Neiva is the hot and sweaty capital of the Huila department and sits along the Río Magdalena. The only real reason for a tourist to visit Neiva is to pass through on the way to Desierto de la Tatacoa.
If you find yourself stuck in Neiva, there isn’t much to see or do. The heart of the city is Parque Santander. This park is full of tall trees and street vendors but doesn’t provide many places to sit and relax. If you’re there around 5pm, hundreds of parrots flock to a tree near the cathedral and make plenty of noise. It’s quite a sight.
The beautiful cathedral and a colonial church are situated on Parque Santander.
Just east of Parque Santander is perhaps the most interesting building in Neiva, the Edificio Nacional. It’s a colorful structure built in the Mudéjar style, with beautiful arches and patterns. It was built in the 1920s and functioned as a tax office and post office.
The wide-open Parque Principal is the home of some government offices and a large monument. There are lots of monuments scattered around town and the citizens of Neiva are very proud of them.
The west end of Neiva borders the Río Magdalena, where a touristic malecón (esplanade) runs along it. Unfortunately it was dark and we couldn’t see the river, but there were a few points of interest as we made our way south.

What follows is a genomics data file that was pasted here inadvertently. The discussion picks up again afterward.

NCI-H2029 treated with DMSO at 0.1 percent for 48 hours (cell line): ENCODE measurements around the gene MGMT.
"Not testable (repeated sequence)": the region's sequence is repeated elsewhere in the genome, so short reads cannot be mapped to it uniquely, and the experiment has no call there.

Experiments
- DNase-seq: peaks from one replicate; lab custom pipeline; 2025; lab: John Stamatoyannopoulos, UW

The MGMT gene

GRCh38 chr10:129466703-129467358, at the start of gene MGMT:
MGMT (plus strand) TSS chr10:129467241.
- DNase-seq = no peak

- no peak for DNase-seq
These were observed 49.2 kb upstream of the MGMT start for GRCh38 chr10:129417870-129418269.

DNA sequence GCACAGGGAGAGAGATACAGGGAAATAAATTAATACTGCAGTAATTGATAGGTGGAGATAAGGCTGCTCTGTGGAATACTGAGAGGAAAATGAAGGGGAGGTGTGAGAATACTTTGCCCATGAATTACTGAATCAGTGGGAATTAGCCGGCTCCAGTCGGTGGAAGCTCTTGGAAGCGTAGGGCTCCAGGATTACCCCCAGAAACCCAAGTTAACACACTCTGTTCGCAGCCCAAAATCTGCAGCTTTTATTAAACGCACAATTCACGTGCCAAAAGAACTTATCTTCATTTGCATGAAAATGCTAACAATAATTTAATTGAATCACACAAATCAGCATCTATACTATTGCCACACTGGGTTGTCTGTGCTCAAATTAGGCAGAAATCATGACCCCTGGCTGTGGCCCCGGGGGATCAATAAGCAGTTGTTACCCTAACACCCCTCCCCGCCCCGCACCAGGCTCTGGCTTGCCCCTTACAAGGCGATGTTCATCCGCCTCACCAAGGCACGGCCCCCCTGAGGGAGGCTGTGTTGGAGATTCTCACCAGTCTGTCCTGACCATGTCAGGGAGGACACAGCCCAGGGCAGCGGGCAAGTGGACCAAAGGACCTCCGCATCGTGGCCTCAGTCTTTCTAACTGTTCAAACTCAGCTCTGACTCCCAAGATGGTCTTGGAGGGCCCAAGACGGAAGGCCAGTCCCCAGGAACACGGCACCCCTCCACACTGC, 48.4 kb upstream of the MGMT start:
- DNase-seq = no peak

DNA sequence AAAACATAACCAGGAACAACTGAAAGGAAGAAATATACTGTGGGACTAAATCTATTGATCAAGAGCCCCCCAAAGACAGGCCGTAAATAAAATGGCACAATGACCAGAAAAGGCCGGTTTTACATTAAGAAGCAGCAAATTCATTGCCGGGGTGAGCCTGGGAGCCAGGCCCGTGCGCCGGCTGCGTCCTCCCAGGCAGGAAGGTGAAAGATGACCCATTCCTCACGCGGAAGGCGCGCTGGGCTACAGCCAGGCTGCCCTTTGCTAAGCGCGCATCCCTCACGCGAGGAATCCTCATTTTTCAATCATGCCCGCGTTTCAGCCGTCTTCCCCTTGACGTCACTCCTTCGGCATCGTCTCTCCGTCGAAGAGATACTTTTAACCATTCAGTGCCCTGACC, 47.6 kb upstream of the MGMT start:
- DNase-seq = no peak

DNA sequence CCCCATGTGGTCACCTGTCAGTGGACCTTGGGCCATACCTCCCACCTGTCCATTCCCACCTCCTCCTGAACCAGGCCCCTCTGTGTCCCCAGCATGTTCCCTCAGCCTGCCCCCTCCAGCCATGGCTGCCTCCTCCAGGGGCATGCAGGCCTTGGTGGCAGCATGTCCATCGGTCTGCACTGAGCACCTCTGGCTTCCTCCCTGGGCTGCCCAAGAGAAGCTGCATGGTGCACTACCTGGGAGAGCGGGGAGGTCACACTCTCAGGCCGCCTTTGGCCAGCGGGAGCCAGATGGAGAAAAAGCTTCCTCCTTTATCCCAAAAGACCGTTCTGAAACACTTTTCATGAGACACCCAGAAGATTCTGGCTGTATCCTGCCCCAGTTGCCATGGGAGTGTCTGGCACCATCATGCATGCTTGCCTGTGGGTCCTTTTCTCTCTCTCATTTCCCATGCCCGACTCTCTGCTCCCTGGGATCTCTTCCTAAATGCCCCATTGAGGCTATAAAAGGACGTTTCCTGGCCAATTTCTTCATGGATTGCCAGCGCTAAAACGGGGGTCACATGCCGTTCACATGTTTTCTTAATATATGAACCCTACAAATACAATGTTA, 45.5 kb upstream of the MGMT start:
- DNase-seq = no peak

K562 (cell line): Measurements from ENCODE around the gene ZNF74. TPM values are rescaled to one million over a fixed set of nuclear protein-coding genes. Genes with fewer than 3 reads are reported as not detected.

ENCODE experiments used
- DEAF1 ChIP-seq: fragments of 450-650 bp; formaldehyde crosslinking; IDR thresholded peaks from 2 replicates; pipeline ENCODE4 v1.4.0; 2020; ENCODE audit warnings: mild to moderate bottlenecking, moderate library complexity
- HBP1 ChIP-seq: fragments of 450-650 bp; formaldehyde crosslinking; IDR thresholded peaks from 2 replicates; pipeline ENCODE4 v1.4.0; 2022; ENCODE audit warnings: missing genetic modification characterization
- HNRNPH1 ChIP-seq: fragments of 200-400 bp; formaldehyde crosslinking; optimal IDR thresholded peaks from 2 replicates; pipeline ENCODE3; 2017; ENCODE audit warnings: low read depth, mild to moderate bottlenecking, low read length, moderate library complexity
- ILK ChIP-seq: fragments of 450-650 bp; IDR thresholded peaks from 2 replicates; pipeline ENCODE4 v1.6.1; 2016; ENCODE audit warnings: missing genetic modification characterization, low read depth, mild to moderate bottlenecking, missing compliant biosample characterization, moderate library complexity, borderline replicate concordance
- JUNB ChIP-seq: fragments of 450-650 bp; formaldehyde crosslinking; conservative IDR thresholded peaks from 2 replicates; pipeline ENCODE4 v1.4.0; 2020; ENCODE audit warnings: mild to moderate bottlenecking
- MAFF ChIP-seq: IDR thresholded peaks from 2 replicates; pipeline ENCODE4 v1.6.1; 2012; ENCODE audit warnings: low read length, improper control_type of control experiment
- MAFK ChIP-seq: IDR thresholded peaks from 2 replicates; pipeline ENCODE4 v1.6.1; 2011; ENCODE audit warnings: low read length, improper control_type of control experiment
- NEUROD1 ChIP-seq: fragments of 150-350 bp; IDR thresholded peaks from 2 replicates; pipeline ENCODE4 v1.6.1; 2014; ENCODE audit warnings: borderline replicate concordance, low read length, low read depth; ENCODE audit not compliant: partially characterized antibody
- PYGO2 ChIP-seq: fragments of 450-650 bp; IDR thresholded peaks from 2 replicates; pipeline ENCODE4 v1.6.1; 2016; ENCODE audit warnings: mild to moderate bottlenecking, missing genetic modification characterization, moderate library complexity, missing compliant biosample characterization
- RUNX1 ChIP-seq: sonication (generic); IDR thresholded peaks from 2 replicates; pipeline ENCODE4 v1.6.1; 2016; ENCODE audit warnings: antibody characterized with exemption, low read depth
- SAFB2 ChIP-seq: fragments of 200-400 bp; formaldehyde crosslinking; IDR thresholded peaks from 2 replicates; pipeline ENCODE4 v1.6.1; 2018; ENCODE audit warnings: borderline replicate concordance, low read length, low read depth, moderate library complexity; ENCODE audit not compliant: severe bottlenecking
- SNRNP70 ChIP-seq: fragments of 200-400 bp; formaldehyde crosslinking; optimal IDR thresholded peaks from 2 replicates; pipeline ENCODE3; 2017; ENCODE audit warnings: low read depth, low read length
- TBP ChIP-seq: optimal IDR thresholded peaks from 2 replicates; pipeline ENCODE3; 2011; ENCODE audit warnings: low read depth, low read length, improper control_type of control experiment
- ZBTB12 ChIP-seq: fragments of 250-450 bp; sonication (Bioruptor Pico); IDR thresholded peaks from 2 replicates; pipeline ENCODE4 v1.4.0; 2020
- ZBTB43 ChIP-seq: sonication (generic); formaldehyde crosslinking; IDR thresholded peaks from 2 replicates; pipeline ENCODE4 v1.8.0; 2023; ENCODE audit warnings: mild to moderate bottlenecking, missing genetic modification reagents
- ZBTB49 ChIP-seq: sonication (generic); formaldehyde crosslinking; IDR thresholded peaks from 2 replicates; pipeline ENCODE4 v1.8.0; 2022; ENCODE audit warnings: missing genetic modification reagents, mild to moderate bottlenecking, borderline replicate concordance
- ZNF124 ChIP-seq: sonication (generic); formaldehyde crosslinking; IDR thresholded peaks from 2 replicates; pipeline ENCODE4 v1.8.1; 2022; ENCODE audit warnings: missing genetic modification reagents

Along the malecón, it’s impossible not to notice the monument La Gaitana. It tells the story of a Spaniard, Pedro de Añasco, who came to plunder gold from indigenous groups in Colombia. He ended up murdering a young indigenous boy. The boy’s mother, Gaitana, ordered a group to hunt Añasco down and bring him to her alive. They found him eating a meal next to a large pile of gold, captured him, and took him to Gaitana. She was waiting with a sharpened stone and cut out both of his eyes in revenge for her son’s death.
The steps under La Gaitana lead down to a small prehistoric museum with a fantastic name – Huilassik Park. Its plaster dinosaur and ancient animals are super cheesy, but it’s good fun. All of the interpretive panels are in Spanish and provide good information. It costs COP$5,000 to get in.